The Sounds of Silence: Loon's Struggle

Let's face it. The Great Lakes Loons have a better team than they did last year under new manager Juan Bustabad. But one thing has been seriously AWOL as of late: offense. The team enters their game today against the Wisconsin Timber Rattlers with a team batting average of ... let's say it is not good.

Of course, all of this is surprising considering the load of offensive talent that the Great Lakes Loons have on the club this year.

The 19 year old rookie phenom Andrew Lambo leads the club with a .260 average but is certainly capable of better numbers, considering the start he had at the beginning of the season.

Brian Matthews is certainly better than his .198 batting average would indicate while Midwest League veterans Preston Mattingly and Scott Van Slyke are hitting a combined .188 so far in 2008.

Hitting coach Garey Ingram believes that the offensive struggles for the team are merely temporary. "We gotta do the little things," Ingram said after Saturday night's game. "But we're just going through a little funk right now. I'm not too concerned."

Of course, at this time last year, the Great Lakes Loons were encountering the same hurdles as far as being able to put up the hits and runs on the scoreboard.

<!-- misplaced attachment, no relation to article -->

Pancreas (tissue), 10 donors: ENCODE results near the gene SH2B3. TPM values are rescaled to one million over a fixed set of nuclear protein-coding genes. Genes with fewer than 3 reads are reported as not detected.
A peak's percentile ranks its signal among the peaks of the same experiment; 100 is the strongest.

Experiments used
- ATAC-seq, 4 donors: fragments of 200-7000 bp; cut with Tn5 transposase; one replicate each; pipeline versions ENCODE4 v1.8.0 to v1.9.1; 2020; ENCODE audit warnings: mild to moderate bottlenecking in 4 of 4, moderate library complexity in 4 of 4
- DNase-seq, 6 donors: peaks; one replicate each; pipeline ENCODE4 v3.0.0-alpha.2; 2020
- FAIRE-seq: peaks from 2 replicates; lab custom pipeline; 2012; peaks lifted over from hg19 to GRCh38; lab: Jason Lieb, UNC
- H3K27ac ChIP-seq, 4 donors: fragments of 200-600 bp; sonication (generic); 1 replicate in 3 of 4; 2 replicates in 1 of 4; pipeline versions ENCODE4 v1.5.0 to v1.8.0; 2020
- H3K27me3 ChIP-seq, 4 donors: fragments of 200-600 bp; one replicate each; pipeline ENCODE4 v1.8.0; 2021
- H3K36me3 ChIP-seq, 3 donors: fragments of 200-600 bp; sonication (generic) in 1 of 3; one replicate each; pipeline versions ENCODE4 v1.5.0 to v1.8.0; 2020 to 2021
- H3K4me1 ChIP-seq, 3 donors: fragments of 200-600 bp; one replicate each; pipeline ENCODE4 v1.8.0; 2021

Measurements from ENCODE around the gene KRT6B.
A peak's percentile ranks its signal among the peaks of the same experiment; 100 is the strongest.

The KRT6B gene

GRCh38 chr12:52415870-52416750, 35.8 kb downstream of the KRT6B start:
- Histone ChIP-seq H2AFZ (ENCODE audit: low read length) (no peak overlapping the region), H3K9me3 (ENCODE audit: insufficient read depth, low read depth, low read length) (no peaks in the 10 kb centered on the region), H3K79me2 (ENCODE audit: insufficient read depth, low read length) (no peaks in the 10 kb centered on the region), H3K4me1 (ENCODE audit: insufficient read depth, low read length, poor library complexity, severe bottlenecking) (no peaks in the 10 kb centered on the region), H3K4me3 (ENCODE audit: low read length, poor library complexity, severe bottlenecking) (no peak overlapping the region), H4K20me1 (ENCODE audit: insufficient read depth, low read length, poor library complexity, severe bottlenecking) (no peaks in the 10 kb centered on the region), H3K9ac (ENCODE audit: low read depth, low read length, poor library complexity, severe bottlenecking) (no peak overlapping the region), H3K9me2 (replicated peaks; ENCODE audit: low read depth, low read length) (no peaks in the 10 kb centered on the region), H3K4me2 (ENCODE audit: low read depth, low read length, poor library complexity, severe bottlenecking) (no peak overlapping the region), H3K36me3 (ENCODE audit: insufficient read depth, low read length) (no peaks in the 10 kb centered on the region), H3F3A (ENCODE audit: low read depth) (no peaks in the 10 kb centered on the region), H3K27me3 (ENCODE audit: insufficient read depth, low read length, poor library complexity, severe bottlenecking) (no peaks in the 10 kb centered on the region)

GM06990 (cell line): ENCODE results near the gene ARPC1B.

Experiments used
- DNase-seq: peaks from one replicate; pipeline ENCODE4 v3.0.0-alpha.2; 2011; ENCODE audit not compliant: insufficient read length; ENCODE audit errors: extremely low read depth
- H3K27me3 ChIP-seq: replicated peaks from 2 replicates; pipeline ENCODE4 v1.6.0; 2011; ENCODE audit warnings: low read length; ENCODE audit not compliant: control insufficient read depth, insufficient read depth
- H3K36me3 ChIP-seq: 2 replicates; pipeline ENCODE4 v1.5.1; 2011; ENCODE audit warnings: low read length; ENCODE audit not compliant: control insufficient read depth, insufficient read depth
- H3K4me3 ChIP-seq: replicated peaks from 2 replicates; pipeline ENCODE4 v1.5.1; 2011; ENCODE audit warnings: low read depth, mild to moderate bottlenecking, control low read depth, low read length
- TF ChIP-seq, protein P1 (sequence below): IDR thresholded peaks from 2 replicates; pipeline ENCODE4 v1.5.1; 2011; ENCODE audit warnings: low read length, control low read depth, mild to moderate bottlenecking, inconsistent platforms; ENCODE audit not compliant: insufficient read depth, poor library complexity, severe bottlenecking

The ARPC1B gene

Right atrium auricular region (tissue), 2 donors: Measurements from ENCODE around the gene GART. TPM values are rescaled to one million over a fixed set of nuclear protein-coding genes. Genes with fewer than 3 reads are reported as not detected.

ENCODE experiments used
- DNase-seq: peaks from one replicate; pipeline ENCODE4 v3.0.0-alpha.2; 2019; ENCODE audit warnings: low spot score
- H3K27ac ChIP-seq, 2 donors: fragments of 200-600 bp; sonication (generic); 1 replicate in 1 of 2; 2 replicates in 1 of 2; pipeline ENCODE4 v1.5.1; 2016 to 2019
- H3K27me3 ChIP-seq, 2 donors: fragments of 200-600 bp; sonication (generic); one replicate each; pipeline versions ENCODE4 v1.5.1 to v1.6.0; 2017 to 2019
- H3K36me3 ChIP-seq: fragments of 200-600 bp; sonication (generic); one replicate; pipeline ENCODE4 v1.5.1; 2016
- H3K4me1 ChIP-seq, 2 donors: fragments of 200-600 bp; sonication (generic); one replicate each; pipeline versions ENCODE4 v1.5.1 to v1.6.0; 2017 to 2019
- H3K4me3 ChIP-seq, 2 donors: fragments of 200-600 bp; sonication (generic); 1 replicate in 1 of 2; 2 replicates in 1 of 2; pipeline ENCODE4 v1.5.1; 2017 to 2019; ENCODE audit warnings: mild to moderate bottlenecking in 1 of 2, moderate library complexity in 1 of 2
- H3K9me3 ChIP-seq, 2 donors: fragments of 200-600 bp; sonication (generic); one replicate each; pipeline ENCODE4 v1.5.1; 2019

Their big offensive gun, third baseman Josh Bell who is currently at Inland Empire, certainly was not happy with his performance at the beginning of the season but, when it was said and done, put together a fine year.

Could we see the bats come around in May and throughout the rest of the season? Certainly, but sooner rather than later.

"As long as these guys don't get down on each other," Ingram said, "and continue picking each other up, I think that we will be fine."

I hate to sound like Peter Gammons (who I respect very much), but what the Loons need desperately is to cut down on their strikeouts.

Both Lambo and Mattingly are racking up the K's about once in every three at bats.

Leadoff hitter Jovanny Rosario has already whiffed 26 times in 115 trips to the plate. If the Loons can get Rosario to be more patient during his at bats, he might be the catalyst that jumpstarts the team's offense. Of course, Rosario did start the season with a 15 game hitting streak and has been mired by an offensive slump as of late.

"[Rosario] was hot at the beginning of the season. Of course, at some point you have to cool off," Ingram smiled. "He's one of those kids who could start another 15 game hitting streak tomorrow."

Ingram believes in the necessity of being patient at a time like this and there is certainly no offense in baseball who is immune from the ups and downs a team may encounter during a long season.

"If it were the end of the season, I might be worried," Ingram remarked. "But you haven't seen the best of these guys, yet."

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